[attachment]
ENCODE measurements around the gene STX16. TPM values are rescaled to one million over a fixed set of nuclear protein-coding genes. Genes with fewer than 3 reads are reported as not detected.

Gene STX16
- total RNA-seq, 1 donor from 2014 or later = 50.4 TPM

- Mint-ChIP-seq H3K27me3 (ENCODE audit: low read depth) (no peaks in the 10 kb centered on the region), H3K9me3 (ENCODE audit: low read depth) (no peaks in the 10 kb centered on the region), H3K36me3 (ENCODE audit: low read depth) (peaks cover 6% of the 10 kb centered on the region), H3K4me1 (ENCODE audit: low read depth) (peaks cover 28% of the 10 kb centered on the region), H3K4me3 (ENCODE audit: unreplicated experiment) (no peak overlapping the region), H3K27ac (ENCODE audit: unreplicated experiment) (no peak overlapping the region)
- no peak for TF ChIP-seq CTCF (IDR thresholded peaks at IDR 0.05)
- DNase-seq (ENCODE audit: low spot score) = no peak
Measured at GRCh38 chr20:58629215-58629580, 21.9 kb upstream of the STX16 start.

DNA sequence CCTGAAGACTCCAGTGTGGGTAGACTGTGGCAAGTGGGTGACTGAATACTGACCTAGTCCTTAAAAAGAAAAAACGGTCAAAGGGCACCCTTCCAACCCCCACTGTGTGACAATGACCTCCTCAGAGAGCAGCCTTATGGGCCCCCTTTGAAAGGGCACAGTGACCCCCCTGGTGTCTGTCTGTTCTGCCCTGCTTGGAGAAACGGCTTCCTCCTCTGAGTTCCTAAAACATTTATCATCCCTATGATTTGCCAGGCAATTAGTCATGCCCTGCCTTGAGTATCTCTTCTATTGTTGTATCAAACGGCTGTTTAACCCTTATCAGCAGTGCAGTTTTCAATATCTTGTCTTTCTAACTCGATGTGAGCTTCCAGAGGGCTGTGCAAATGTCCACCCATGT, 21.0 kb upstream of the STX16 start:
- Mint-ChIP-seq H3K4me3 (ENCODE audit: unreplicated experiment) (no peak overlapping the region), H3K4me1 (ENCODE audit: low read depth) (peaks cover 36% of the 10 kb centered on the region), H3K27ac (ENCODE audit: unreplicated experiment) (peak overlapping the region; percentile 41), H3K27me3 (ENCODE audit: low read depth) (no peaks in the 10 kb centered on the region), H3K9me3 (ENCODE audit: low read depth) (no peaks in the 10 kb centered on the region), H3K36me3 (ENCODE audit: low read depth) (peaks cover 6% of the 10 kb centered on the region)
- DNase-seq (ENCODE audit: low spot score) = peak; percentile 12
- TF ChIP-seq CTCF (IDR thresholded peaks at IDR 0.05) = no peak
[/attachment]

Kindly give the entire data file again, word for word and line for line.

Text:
ENCODE measurements around the gene STX16. TPM values are rescaled to one million over a fixed set of nuclear protein-coding genes. Genes with fewer than 3 reads are reported as not detected.

Gene STX16
- total RNA-seq, 1 donor from 2014 or later = 50.4 TPM

- Mint-ChIP-seq H3K27me3 (ENCODE audit: low read depth) (no peaks in the 10 kb centered on the region), H3K9me3 (ENCODE audit: low read depth) (no peaks in the 10 kb centered on the region), H3K36me3 (ENCODE audit: low read depth) (peaks cover 6% of the 10 kb centered on the region), H3K4me1 (ENCODE audit: low read depth) (peaks cover 28% of the 10 kb centered on the region), H3K4me3 (ENCODE audit: unreplicated experiment) (no peak overlapping the region), H3K27ac (ENCODE audit: unreplicated experiment) (no peak overlapping the region)
- no peak for TF ChIP-seq CTCF (IDR thresholded peaks at IDR 0.05)
- DNase-seq (ENCODE audit: low spot score) = no peak
Measured at GRCh38 chr20:58629215-58629580, 21.9 kb upstream of the STX16 start.

DNA sequence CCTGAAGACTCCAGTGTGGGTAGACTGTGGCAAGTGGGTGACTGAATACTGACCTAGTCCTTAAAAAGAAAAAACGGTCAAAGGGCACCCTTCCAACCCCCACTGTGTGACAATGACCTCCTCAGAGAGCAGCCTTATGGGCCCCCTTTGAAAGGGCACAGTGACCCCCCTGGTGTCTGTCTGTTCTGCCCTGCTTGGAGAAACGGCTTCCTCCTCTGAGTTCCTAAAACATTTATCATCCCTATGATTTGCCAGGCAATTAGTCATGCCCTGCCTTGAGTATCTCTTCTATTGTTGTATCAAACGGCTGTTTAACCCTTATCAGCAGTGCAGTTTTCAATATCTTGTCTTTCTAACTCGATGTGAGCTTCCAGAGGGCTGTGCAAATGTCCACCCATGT, 21.0 kb upstream of the STX16 start:
- Mint-ChIP-seq H3K4me3 (ENCODE audit: unreplicated experiment) (no peak overlapping the region), H3K4me1 (ENCODE audit: low read depth) (peaks cover 36% of the 10 kb centered on the region), H3K27ac (ENCODE audit: unreplicated experiment) (peak overlapping the region; percentile 41), H3K27me3 (ENCODE audit: low read depth) (no peaks in the 10 kb centered on the region), H3K9me3 (ENCODE audit: low read depth) (no peaks in the 10 kb centered on the region), H3K36me3 (ENCODE audit: low read depth) (peaks cover 6% of the 10 kb centered on the region)
- DNase-seq (ENCODE audit: low spot score) = peak; percentile 12
- TF ChIP-seq CTCF (IDR thresholded peaks at IDR 0.05) = no peak